David W. Gutzke. Alcohol in the British Isles from Roman Times to 1996: An Annotated Bibliography. Westport, Conn. and London: Greenwood Press, 1996. xvii + 266 pp. $69.50 (cloth), ISBN 978-0-313-29420-4.
Reviewed by David M. Fahey (Miami University (Ohio))
Published on H-Albion (September, 1996)
Alcoholic Drink in British History
Exhaustive research and well-informed annotations make this fully indexed bibliography of almost 2,200 alcohol-related historical studies an indispensable reference work for anybody interested in the history of drink in Britain. Not counting forty-five pages of biographies, autobiographies, and memoirs, the brewing and retail sale of beer take up over eighty pages of references, the temperance movement another twenty pages. There are shorter sections on whiskey, wine, and cider, science and technology, regulation, crime and medicine, and other topics. The compiler, David W. Gutzke (Southwest Missouri State University), published a book in 1989 on the fight against prohibition waged by late Victorian and Edwardian brewers and publicans and has two related books in progress, a social history of the English publican and a monograph on the so-called reformed public house in the early twentieth century. He has an unrivaled knowledge of British drink bibliography and, on the basis of his sharply argued annotations, appears to have sampled virtually all the material that he lists. Since I am mentioned in his acknowledgments, I should admit my relative ignorance: for every item that I suggested to him I have found in the published volume another twenty new to me. I am especially grateful to Gutzke for references to articles in local and specialized periodicals and for informing readers where rare items can be found.
Although this is an exceptional bibliography, it has its limitations. Some readers may be disappointed that it excludes primary material. This is a bibliography of historical studies. Nor does it encompass historical works that include important sections on alcohol or temperance but focus on something else. There are typographical errors, such as rendering Tom Honeyman's surname into Honeymoon, and a few other minor slips: for instance, a dissertation in progress listed as completed, an entry in the Biographical Dictionary of Modern British Radicals assigned to the wrong author, and a biography of F. R. Lees attributed to his son (who in fact wrote only the introduction). None of these errors amounts to much.
Gutzke cites the promotion of research as one rationale for his bibliography. Despite what will appear to most readers to be a surprisingly rich literature, most of it less than twenty-five years old, he criticizes British alcohol history as fairly primitive, too often narrow in focus and unimaginative in methodology. He complains that most research has "ignored largely women, labor relations, the concept of class, and oral history; focused on the nineteenth century and, to a much smaller extent, the medieval era [to the neglect of other periods, such as the twentieth century]; avoided exploring broad trends; and borrowed remarkably little from the study of alcohol in other western countries (notably the United States) or the social sciences" (p. xii).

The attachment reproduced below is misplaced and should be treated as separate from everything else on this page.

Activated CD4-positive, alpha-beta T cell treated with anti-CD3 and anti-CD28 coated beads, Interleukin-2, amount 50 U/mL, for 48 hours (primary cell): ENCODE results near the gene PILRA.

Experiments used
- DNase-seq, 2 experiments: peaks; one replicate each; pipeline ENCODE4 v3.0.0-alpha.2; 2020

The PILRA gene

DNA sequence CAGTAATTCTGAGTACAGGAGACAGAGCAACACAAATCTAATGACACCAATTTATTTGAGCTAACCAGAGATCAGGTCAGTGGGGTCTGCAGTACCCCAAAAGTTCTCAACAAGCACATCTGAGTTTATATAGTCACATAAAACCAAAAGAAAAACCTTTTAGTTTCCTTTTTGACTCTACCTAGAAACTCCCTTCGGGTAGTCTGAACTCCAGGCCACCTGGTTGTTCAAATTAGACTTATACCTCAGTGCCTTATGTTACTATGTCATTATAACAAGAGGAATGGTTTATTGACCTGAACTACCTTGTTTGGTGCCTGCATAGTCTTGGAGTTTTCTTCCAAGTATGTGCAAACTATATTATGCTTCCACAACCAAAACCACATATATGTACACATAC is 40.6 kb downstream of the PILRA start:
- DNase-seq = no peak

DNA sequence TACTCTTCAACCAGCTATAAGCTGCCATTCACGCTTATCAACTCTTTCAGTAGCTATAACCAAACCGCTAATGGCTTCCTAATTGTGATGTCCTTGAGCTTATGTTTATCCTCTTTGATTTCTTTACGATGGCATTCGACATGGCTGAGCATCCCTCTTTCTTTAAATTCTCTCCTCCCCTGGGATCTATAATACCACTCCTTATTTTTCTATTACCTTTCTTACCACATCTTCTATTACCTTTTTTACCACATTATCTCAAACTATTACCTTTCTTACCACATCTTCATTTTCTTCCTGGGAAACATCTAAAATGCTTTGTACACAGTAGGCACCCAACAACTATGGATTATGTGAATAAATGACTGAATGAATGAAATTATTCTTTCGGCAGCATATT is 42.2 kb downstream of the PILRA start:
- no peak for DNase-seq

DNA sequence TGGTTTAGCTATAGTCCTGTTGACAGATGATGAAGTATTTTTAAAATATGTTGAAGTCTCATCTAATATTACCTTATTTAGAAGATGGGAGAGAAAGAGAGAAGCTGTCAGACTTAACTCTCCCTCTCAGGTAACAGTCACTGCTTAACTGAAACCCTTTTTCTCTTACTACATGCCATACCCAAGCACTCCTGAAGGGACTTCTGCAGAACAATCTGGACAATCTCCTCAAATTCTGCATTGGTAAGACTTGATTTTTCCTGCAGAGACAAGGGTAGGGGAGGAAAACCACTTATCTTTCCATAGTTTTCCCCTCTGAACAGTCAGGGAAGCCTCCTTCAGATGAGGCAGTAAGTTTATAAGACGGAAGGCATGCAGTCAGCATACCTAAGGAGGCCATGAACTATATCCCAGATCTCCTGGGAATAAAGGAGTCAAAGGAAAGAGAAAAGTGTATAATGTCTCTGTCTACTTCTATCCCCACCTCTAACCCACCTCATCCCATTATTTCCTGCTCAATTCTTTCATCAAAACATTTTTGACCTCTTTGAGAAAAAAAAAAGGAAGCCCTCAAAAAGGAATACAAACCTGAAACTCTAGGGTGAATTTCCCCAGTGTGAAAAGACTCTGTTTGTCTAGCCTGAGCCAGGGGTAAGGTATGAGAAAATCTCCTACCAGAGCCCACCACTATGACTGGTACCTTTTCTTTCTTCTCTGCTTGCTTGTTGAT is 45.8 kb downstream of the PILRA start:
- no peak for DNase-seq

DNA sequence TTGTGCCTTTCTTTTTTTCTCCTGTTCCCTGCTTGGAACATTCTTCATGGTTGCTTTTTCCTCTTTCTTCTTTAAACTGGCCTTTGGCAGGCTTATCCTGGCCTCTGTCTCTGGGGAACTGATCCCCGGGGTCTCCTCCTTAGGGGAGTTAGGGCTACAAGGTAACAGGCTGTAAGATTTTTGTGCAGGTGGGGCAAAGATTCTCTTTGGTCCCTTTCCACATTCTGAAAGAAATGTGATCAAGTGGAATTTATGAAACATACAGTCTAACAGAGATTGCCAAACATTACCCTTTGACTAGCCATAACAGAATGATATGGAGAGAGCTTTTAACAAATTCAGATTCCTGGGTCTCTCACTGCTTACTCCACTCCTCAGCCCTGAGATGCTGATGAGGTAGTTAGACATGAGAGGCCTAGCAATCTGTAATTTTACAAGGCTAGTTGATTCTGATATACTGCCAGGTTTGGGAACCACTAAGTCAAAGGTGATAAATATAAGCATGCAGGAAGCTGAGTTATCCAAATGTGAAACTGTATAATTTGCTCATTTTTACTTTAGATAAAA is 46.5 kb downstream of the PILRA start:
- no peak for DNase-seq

Something that Gutzke does not mention I find curious. Although a few Americans, Australians, Canadians, and other outsiders have written about the temperance movement in Britain, almost nobody except for local people (and Gutzke) writes about the British drink trade. Perhaps the explanation is that the historical profession in other English-speaking countries pays little attention to the business of the making and selling of alcoholic drink in their own national histories. It is drink as a social problem and a political controversy that interests historians in most Anglophone countries. Since there is no bibliography comparable to Gutzke's for the United States, Canada, Australia, or New Zealand, I cannot easily find evidence to test the merits of my suspicion. Perhaps the absence of such a bibliography says something.
My principal uncertainty concerns the audience for the book. Who will use it, and how? Is there really a scholarly field of British alcohol history that deserves Gutzke's careful and exhaustive work? At least on this side of the Atlantic it is difficult to be sanguine. In Britain where more is published much of it is antiquarian or nearly so. Most important, many of the authors listed in the bibliography are indifferent to the work of others also listed in it. Do business historians read temperance history? Do enthusiasts for the Campaign for Real Ale (CAMRA) who write about pubs read social history? Like Gutzke, I am a longtime member of the Alcohol and Temperance History Group. Reluctantly, I must confess that the ATHG's collective subject has failed to achieve the coherence of, say, environmental history and the status, even less so. I realize that Gutzke intends his book to promote new and more sophisticated research and so overcome some of the problems that I have identified. I hope that my pessimism about audience is unjustified, and that historians and other social scientists will respond to the challenges and opportunities presented by British alcohol history. They can build on a first-rate bibliography.
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David M. Fahey. Review of Gutzke, David W., Alcohol in the British Isles from Roman Times to 1996: An Annotated Bibliography.
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